ISyE 2027 Probability with Applications
Polly B. He
Fall10, Week 15
Reading: Section 13.13, 14.12
The Law of Large Numbers
Intuitively, we view the probability of a certain outcome as the proportion of times that this
outcome occurs when the experiment is repeated many times over a long period of time.
Mathematically, we deﬁne probability as the value, say, of a p.m.f. for a random variable
representing the outcome. How can we be sure that these two are consistent?
Averages of a Sequence of Random Variables
Suppose
X
1
,X
2
,...,X
n
are
n
independent, identically distributed random variables (iden
tically distributed means these random variables have the same distribution). Then the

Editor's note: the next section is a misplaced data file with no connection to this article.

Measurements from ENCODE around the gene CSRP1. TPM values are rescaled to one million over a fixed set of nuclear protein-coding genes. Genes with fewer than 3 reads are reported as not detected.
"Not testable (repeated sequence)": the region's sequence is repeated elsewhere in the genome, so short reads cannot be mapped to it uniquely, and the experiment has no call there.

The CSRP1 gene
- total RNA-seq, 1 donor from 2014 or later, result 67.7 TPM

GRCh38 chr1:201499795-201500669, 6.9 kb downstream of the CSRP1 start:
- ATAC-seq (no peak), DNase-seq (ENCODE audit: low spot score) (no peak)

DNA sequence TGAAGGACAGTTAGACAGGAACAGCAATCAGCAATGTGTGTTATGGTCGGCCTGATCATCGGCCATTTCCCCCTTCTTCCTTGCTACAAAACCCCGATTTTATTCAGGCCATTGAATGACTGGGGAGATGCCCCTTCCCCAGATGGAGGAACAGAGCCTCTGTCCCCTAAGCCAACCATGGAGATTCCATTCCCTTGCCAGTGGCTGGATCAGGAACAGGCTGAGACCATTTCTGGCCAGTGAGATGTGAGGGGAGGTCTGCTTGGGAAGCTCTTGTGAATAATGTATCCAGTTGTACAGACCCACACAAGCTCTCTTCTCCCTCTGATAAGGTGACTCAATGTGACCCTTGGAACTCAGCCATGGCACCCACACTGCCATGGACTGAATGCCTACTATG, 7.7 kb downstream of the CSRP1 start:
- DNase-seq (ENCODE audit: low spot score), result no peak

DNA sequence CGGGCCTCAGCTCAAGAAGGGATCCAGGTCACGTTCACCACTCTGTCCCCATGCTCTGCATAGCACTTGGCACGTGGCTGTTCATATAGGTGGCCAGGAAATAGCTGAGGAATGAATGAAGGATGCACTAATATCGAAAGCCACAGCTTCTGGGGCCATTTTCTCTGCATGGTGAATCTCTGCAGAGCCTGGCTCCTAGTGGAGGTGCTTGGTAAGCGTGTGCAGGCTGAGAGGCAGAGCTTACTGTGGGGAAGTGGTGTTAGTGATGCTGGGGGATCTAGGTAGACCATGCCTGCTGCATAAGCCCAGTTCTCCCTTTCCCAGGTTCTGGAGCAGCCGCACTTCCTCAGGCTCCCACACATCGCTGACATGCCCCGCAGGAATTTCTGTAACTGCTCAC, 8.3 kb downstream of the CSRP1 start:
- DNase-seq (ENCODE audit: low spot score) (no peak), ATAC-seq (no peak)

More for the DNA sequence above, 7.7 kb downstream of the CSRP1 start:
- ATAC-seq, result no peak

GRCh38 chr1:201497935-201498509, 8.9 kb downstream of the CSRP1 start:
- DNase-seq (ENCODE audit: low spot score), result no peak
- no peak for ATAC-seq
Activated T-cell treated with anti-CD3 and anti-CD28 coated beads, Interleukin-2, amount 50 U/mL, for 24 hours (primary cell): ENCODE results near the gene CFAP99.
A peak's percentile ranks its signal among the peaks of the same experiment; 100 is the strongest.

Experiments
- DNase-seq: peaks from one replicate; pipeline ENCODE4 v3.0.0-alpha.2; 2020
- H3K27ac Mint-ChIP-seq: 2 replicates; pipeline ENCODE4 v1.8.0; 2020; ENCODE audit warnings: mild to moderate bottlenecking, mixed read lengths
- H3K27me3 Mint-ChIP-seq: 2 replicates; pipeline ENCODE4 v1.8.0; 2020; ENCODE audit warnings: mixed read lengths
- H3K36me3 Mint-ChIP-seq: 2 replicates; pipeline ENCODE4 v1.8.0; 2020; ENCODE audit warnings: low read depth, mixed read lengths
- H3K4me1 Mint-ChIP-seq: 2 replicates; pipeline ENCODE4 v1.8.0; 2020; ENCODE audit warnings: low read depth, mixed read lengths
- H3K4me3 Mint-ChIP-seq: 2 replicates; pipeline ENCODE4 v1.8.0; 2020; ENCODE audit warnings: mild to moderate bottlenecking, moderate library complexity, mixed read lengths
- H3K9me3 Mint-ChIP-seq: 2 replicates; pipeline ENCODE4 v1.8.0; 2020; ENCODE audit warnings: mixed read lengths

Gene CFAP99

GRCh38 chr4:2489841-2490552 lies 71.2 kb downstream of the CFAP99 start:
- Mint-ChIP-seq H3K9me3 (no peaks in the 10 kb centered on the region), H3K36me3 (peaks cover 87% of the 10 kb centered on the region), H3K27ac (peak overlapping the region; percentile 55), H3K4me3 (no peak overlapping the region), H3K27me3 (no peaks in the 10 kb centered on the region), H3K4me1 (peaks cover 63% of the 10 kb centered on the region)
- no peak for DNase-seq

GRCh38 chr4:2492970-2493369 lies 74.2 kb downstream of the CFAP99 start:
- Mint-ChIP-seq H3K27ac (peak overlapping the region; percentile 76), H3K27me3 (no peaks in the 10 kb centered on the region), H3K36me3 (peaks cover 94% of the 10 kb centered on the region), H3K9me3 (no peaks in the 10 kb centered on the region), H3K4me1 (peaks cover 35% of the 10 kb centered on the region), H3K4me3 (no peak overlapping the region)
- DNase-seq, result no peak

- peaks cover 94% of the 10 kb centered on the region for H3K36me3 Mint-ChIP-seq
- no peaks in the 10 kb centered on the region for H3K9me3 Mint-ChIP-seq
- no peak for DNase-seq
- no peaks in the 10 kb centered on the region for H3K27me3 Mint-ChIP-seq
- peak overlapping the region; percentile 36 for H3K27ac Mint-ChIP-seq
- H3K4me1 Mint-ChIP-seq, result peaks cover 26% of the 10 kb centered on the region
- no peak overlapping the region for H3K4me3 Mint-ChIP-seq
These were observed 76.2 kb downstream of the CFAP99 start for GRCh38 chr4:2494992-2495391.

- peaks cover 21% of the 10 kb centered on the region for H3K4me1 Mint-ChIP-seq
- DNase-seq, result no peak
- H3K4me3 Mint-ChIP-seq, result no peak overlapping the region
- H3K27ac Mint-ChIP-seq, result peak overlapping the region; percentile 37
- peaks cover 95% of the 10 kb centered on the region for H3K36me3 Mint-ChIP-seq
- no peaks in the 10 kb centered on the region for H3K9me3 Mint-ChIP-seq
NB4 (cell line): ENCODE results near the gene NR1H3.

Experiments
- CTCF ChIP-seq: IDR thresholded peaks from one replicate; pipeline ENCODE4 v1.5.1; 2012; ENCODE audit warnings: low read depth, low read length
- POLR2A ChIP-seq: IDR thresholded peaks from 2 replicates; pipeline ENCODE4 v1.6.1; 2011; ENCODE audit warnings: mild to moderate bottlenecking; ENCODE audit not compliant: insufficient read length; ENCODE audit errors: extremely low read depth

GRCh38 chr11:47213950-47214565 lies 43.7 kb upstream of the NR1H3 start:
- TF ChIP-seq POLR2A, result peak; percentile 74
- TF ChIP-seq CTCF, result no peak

average of this sequence is
¯
X
n
=
X
1
+
X
2
+
···
+
X
n
n
If
¯
X
n
is the average of
n
independent random variables with the same expectation
µ
and
variance
σ
2
, then
E[
¯
X
n
] =
µ
and
Var(
¯
X
n
) =
σ
2
n
Chebyshev’s Inequality
The following inequality provides a bound for the probability that the random variable
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 Fall '08
 Zahrn
 Central Limit Theorem, Probability theory, Yi, p.m.f., Polly B. He Fall10

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